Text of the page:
Menopause is a long-term change in the production of the hormones estrogen and progesterone in women. It indicates the end of a woman's ability to bear children. During this time, the ovaries slowly begin to decrease the production of estrogen and progesterone. This decrease in hormone production is often associated with many symptoms and changes within a woman's body. While a few women don't experience any signs or symptoms during the menopausal period, most women experience mild to severe menopausal symptoms.

Hot Flashes

Many women complain about hot flashes during the menopausal process. When you get a hot flash, you may get a sudden feeling of heat in your upper body or all over your body. You may feel flushed or sweaty, and your neck and face may turn red. 

Hot flashes can range in intensity from mild to very strong. They may even wake you up at night. A typical hot flash lasts from 30 second to 10 minutes. Many women have hot flashes for one to two years after their last menstrual period.

Sleep Issues

During the menopausal process, you may have trouble getting to sleep or staying asleep. You may also wake up earlier than you'd like and not be able to go back to sleep.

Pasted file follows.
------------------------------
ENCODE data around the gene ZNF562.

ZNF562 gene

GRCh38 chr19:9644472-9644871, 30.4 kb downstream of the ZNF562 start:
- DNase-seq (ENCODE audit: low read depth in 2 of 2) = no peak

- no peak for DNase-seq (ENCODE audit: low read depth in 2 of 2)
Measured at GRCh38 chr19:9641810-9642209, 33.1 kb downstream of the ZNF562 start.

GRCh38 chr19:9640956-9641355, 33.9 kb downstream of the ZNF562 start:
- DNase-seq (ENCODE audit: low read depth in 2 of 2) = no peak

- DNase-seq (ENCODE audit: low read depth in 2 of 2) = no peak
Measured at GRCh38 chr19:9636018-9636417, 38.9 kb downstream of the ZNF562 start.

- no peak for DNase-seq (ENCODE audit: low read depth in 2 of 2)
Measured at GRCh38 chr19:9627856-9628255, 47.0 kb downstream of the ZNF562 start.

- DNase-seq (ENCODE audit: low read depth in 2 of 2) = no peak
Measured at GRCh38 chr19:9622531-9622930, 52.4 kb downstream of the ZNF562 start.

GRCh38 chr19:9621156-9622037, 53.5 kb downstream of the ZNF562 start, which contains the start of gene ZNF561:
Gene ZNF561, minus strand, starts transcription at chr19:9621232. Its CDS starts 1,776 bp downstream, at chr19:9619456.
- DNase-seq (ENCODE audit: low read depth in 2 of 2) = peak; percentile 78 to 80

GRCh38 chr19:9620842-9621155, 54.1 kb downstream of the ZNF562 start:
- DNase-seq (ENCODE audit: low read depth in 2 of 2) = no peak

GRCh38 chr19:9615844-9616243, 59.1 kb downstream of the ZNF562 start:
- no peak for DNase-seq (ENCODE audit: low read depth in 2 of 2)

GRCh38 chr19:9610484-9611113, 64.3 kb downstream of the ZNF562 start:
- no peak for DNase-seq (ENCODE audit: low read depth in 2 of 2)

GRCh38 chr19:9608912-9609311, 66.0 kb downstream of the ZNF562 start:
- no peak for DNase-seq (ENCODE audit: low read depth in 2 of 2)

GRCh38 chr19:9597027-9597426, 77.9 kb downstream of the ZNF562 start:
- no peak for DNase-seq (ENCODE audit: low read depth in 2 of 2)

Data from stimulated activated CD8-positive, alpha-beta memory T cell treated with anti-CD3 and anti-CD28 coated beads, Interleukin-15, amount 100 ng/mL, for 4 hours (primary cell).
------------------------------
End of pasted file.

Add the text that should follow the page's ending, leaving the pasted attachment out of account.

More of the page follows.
Menstrual Cycle Changes

Changes in menstrual cycles are common during this time. You may begin to experience irregular periods. Your period might be lighter or heavier than usual. You may also experience occasional spotting, and your period might be shorter or longer in duration than usual. If you miss a period, you should see your OBGYN to ensure that you're not pregnant. If you're not pregnant, you may be going through the menopausal process. 

Vaginal Dryness and Painful Intercourse

When progesterone and estrogen production decrease, the thin layer of moisture on the vaginal walls can be affected. Women going through the menopausal process can experience vaginal dryness, which can cause itching, burning, and stinging. Vaginal dryness can also make you feel like you need to urinate more frequently and make intercourse painful. You can combat vaginal dryness with a lubricant or vaginal moisturizer.